Theresienstadt, in All Its Horrifying Details
Theresienstadt 1941-1945: The Face of a Coerced Community By H.G. Adler. Translation by Belinda Cooper (Cambridge University Press, 857 pp. $125)
The Theresienstadt ghetto-concentration camp was established in early 1941 by Reinhard Heydrich, Heinrich Himmler’s second in command. Prior to his assassination in 1942, Heydrich was also responsible for implementing the Final Solution. The Nazis publicized Theresienstadt as a home for the Jewish elderly and children, veterans of World War I and persons of notable accomplishment, promoting it as a model for Jewish settlement (hence its inaccurate moniker as a ghetto). The reality, however, was much different. The ghetto was run by the SS and always served as a deportation camp.
Among the “notable Jews” sent to Theresienstadt was H.G. Adler, a Czech Jew who was a German-language poet, novelist and scholar. Arriving there in February 1942, he was determined to record everything he witnessed. The result was Theresienstadt, a tome that covers the history, sociology and psychology of the camp in astounding detail. It was originally published in German in 1955 and influenced early major historians of the Holocaust such as Raul Hilberg. The translation of Adler’s work for the first time introduces this seminal account of Theresienstadt to English readers.
When he arrived in the camp, Adler was horrified by the conditions: Prisoners were housed in dirty barracks and suffered from hunger and illness. Conditions improved when Himmler ordered the camp to be “beautified” before the June 1944 visits of the Danish Red Cross and the International Red Cross to convince those agencies that the treatment of the ghetto population was humane. During this period, which lasted until 1945, the reality of everyday existence for the Jews was hidden from outside visitors. Ultimately, the Nazis planned to deport the entire Jewish population to Auschwitz.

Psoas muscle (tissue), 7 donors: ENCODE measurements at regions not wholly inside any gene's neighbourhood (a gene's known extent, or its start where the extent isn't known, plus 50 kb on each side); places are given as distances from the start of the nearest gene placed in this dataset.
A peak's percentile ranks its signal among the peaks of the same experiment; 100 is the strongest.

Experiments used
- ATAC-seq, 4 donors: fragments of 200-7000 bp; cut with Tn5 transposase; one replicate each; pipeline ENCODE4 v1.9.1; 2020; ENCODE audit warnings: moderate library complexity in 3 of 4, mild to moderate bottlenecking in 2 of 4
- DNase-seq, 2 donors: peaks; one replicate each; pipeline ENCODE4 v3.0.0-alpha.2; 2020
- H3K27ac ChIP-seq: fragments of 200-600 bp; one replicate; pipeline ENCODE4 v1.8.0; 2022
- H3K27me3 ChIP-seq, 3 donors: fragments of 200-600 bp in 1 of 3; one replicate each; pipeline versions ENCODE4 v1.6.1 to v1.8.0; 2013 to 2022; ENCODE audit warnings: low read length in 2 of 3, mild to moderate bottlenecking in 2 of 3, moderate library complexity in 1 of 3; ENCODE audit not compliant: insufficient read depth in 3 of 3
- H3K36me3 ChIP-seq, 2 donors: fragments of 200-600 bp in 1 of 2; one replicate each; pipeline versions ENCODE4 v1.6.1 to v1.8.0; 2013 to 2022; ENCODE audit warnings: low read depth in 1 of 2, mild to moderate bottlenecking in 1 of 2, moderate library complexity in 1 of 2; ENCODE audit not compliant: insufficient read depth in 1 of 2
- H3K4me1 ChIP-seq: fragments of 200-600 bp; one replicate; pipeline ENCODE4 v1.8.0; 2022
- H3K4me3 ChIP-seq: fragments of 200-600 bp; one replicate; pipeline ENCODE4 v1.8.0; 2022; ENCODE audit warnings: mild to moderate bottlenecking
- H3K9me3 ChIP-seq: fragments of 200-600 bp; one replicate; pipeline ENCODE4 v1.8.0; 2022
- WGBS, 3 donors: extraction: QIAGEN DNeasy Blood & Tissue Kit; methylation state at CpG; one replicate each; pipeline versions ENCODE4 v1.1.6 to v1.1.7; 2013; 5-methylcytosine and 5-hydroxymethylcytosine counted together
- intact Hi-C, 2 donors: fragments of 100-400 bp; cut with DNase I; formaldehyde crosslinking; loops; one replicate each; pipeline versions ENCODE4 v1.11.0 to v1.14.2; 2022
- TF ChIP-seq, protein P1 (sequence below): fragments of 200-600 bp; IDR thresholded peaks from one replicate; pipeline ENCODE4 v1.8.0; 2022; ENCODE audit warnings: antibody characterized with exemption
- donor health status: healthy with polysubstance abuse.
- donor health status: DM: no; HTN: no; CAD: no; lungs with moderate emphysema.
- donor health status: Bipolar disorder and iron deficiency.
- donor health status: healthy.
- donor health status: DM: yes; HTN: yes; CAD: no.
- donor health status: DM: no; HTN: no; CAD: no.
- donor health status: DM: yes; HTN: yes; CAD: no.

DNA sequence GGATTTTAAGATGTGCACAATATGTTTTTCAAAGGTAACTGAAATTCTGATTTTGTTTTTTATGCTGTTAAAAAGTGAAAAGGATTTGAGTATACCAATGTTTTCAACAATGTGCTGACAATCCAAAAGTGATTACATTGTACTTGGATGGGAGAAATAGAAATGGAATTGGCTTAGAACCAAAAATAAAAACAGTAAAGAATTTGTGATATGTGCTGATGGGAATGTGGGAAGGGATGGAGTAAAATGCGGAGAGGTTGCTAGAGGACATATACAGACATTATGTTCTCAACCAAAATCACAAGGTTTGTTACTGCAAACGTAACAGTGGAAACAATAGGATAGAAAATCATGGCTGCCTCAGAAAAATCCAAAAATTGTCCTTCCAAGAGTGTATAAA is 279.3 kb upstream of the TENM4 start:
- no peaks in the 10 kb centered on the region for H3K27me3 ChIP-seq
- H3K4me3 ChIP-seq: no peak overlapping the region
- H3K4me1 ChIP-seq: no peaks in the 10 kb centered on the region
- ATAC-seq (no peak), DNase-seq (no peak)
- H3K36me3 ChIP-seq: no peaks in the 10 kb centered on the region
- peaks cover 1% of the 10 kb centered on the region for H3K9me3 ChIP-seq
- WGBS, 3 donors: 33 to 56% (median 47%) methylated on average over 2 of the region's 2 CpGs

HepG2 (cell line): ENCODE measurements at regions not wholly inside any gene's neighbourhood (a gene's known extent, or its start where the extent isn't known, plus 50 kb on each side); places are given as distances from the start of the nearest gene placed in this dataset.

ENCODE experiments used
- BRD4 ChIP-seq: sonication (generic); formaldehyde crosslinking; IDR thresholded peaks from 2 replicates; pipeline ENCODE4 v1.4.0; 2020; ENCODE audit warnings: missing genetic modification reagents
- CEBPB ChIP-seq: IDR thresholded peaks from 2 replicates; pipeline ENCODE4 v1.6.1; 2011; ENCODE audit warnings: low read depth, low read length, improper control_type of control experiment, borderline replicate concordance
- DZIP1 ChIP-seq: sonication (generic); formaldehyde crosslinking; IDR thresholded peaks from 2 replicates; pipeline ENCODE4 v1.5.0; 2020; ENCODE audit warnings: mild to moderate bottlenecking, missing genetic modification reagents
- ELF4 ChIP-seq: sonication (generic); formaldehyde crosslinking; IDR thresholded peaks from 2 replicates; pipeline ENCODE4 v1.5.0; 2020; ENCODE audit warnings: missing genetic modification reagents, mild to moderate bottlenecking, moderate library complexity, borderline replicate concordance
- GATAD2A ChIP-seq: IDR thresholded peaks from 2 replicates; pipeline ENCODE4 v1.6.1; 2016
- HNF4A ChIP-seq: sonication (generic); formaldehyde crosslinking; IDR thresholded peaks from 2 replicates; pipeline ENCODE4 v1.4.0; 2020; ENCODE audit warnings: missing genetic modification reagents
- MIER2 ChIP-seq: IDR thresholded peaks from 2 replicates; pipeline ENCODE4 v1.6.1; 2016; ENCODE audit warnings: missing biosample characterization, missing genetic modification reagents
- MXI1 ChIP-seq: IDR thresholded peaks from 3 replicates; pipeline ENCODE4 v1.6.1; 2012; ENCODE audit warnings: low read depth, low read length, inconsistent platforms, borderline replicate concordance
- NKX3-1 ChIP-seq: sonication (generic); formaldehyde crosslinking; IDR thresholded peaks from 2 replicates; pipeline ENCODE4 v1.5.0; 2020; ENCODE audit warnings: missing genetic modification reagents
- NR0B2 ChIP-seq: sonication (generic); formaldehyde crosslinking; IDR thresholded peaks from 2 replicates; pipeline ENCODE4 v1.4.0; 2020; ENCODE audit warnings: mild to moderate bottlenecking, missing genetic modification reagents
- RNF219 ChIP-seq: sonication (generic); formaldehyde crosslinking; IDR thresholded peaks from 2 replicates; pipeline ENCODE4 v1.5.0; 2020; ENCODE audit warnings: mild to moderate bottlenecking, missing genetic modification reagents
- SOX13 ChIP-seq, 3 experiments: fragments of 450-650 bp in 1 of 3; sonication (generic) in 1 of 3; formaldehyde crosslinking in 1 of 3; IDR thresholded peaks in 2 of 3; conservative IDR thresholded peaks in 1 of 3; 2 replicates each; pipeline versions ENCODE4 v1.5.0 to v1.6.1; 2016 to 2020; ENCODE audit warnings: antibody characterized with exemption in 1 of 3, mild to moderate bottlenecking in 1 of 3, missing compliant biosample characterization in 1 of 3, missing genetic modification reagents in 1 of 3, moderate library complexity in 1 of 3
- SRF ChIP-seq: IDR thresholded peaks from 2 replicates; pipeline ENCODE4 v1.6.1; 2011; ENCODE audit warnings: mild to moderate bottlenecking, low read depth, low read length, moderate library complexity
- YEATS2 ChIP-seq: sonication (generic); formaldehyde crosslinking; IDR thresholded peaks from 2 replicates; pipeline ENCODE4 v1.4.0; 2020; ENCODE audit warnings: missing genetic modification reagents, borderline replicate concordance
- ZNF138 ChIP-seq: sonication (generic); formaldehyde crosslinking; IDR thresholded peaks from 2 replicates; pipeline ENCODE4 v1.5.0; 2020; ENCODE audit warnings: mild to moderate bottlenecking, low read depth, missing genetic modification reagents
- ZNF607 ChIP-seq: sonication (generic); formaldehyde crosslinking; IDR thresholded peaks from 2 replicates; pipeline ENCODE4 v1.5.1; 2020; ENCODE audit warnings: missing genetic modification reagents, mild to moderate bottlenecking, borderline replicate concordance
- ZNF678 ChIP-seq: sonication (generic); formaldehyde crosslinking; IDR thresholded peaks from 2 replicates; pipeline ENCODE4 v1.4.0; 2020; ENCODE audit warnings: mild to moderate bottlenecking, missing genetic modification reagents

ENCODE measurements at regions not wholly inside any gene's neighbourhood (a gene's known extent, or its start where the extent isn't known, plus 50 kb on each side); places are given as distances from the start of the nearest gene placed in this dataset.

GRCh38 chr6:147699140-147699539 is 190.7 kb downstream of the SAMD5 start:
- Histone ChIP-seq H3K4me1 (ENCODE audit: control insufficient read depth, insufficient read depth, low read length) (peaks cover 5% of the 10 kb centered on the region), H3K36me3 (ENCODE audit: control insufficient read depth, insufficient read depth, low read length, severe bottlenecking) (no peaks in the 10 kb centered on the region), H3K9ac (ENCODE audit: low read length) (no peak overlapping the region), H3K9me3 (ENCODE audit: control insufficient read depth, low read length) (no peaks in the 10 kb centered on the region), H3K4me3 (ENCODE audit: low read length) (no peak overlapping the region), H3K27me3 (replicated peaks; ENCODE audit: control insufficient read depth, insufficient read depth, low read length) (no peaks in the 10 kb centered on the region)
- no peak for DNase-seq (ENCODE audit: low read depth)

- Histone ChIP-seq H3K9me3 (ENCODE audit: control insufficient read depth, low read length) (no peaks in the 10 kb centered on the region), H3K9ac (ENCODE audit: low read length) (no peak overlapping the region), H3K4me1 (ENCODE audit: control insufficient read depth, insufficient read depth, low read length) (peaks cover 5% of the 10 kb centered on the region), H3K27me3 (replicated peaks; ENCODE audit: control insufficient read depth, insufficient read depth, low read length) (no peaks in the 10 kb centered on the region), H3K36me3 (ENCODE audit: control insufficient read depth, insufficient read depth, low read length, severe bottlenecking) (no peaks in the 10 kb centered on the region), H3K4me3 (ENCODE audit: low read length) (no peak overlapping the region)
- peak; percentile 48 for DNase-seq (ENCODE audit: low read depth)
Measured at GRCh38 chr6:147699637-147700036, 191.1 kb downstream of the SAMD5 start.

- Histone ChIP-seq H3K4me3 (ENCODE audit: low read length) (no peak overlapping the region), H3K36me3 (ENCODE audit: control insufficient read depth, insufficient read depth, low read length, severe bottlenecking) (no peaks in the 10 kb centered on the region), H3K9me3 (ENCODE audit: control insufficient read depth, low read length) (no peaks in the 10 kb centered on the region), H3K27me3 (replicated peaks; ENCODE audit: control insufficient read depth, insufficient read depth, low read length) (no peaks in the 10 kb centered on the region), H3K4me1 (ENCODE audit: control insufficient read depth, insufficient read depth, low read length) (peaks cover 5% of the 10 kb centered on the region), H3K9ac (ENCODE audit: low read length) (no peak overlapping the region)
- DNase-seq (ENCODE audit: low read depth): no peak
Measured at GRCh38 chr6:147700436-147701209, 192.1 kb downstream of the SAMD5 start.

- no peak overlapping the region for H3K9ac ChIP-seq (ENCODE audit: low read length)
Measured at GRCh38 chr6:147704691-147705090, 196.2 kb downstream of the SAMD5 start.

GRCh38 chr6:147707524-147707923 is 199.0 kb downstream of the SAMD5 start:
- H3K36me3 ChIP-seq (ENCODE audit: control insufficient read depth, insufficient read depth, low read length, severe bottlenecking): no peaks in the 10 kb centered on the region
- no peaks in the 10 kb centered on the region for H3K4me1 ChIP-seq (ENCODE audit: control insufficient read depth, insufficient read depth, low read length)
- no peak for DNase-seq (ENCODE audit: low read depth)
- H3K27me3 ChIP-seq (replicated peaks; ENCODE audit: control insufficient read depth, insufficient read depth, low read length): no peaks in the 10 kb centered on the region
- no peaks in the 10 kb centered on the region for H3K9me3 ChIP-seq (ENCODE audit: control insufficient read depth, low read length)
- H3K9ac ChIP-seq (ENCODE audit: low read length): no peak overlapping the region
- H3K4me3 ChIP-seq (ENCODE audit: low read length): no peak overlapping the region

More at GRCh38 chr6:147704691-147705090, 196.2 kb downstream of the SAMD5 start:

Adler describes the camp’s hierarchy: A Jewish Elder—perceived as the ghetto’s most powerful figure—headed a Council of Jewish Elders. In creating this system, the Nazis cleverly directed Jewish enmity toward its own leadership. However, the Jewish Elder—a position held at various times by Jakob Edelstein, Paul Eppstein and Benjamin Murmelstein—had to strictly adhere to Nazi orders. Even during “beautification,” the Jewish Elder was responsible for ordering the Jewish police to round up a Nazi-dictated number of Jews to be deported to Auschwitz.
To a visitor, life might have appeared normal—there were concerts, lectures, sports and other events—but the Jews were living under a death sentence. The absurdity of this situation was exacerbated when the Nazi propaganda film The Führer Gives a City to the Jews extolled the conditions of Theresienstadt’s Jews.
From late October 1942 through November 1944, when gassing in Auschwitz ceased, all transports from Theresienstadt were sent to Auschwitz, where Edelstein was killed. Eppstein was shot in Theresienstadt; Murmelstein survived. Adler, too, survived Auschwitz, though 18 members of his family were murdered there.
Jack Fischel is emeritus professor of history at Millersville University in Pennsylvania.